Early rice growers unwittingly gave barnyard grass a big hand, helping to give root to a rice imitator that is now considered one of the world's worst agricultural weeds. (2019-09-16)
Humans more unique than expected when it comes to digesting fatty meals
People have very individualized inflammatory responses to eating a high-fat meal. (2019-09-12)
Neonicotinoid insecticides cause rapid weight loss and travel delays in migrating songbirds
Songbirds exposed to imidacloprid, a widely used neonicotinoid insecticide, exhibit anorexic behavior, reduced body weight and delays in their migratory itinerary, according to a new study. (2019-09-12)
How can we feed the world without overwhelming the planet?
Sustainable Development Goal (SDG) 2 calls for ending hunger, achieving food security and improved nutrition, and promoting sustainable agriculture. (2019-09-11)
Plant research could benefit wastewater treatment, biofuels and antibiotics
Chinese and Rutgers scientists have discovered how aquatic plants cope with water pollution, a major ecological question that could help boost their use in wastewater treatment, biofuels, antibiotics and other applications. (2019-09-05)
Decrease in greenhouse gas emissions linked to Soviet Union's collapse
As the authors posit, the collapse of the Soviet Union led to decreasing meat product consumption, abandonment of cultivated land, and restructuring of food sales chains; which, in turn, elicited a decrease in greenhouse gas emissions. (2019-09-05)
How changes in land use could reduce the browning of lakes
Over the past 50 years, the water in lakes and watercourses has turned increasingly brown. (2019-08-29)
The positives of climate change? WVU research shows agricultural, economic possibilities
Jason Hubbart, director of Institute of Water Security and Science at West Virginia University, found that, between 1900 and 2016, maximum temperatures in West Virginia trended downward, average minimum temperatures ascended and annual precipitation increased. (2019-08-27)
Bad Blooms: Researchers review environmental conditions leading to harmful algae blooms
When there is a combination of population increase, wastewater discharge, agricultural fertilization, and climate change, the cocktail is detrimental to humans and animals. (2019-08-26)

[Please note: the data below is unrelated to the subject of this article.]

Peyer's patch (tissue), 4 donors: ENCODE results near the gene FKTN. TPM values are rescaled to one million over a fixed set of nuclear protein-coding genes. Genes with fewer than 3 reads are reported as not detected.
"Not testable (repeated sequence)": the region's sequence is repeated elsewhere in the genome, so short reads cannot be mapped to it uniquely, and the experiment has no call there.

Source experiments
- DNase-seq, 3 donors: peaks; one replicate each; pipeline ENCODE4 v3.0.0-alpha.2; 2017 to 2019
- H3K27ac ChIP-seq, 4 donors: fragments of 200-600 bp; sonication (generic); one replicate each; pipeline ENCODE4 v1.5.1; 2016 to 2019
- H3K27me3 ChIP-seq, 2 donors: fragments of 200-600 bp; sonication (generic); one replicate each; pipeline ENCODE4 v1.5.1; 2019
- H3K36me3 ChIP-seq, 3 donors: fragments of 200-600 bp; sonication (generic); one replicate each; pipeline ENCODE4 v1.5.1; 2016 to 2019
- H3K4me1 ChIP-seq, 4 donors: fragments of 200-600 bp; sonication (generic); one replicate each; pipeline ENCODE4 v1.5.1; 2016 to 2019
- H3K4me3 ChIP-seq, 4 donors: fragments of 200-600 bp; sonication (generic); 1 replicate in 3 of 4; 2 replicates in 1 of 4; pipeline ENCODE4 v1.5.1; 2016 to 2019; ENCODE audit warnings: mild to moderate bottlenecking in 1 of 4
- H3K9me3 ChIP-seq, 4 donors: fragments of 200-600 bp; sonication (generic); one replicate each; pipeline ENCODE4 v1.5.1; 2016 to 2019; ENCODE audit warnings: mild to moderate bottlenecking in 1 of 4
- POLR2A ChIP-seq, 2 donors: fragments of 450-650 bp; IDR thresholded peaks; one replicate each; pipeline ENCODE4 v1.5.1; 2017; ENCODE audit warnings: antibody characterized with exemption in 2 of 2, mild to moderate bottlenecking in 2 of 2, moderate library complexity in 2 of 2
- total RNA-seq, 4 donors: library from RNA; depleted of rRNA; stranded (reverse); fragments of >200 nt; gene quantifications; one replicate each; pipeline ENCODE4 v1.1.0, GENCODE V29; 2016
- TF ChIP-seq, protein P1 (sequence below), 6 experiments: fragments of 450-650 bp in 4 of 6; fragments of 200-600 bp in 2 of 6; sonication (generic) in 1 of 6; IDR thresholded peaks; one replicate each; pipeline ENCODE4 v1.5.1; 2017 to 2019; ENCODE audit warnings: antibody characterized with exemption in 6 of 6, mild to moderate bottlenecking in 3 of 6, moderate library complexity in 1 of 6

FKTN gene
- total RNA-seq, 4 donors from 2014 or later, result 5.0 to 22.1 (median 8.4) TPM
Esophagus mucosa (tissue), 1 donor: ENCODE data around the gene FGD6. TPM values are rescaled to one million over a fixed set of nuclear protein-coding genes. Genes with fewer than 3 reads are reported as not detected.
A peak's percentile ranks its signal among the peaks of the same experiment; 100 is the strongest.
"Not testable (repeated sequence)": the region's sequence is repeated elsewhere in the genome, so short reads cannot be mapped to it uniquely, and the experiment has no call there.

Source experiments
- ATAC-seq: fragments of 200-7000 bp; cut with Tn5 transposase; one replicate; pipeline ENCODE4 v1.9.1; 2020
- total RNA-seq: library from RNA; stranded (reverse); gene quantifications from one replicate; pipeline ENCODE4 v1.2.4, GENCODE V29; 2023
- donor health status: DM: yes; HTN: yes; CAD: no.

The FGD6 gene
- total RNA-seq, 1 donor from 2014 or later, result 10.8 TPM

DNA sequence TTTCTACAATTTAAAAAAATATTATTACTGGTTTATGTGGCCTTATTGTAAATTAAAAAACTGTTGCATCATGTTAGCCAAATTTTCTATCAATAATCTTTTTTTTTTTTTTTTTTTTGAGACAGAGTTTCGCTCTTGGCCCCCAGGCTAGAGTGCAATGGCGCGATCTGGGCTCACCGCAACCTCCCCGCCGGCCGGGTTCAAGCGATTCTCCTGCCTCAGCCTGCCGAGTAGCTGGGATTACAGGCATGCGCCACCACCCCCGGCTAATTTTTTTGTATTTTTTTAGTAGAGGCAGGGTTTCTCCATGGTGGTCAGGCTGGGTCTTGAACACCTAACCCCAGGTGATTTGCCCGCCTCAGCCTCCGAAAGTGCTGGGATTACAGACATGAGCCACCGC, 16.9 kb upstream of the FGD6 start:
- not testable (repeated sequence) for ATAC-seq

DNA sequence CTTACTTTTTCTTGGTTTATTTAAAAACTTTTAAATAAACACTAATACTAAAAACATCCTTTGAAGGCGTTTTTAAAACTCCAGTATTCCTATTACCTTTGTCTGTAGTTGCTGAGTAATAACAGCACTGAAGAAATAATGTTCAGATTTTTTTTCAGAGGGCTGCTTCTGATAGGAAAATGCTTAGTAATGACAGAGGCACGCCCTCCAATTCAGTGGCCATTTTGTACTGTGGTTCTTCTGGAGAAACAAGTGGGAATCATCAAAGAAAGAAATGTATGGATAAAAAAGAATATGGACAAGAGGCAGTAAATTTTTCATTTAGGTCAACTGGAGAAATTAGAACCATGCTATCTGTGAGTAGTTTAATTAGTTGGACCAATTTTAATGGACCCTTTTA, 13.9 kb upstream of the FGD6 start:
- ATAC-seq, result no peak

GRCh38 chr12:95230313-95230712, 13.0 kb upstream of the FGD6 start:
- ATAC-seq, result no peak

Philippine airborne campaign targets weather, climate science
NASA's P-3B science aircraft soared into the skies over the Philippines on Aug. (2019-08-26)
Connected forest networks on oil palm plantations key to protecting endangered species
Set-aside patches of high-quality forest on palm oil plantations may help protect species like orangutans, as well as various species of insects, birds and bats -- many of which are threatened with extinction in areas of Indonesia and Malaysia, where 85% of the world's palm oil is produced. (2019-08-20)
Burning invasive western juniper maintains sagebrush dominance longer
Burning invasive western juniper increases the time -- post-fire -- that native mountain sagebrush will remain the dominant woody vegetation in the plant community by at least 44% compared to cutting juniper back, according to a new study in Ecology and Evolution by Agricultural Research Service (ARS) scientists and their collaborators. (2019-08-19)
Could biological clocks in plants set the time for crop spraying?
Plants can tell the time, and this affects their responses to certain herbicides used in agriculture according to new research led by the University of Bristol. (2019-08-16)
Helping threatened coho salmon could generate hundreds of millions in non-market economic benefits
A new study provides evidence that increasing the abundance of a threatened or endangered species can deliver large benefits to the citizens of the Pacific Northwest. (2019-08-14)
Diet change needed to save vast areas of tropics, study warns
One quarter of the world's tropical land could disappear by the end of the century unless meat and dairy consumption falls, researchers have warned. (2019-08-12)
Forest fragments surprising havens for wildlife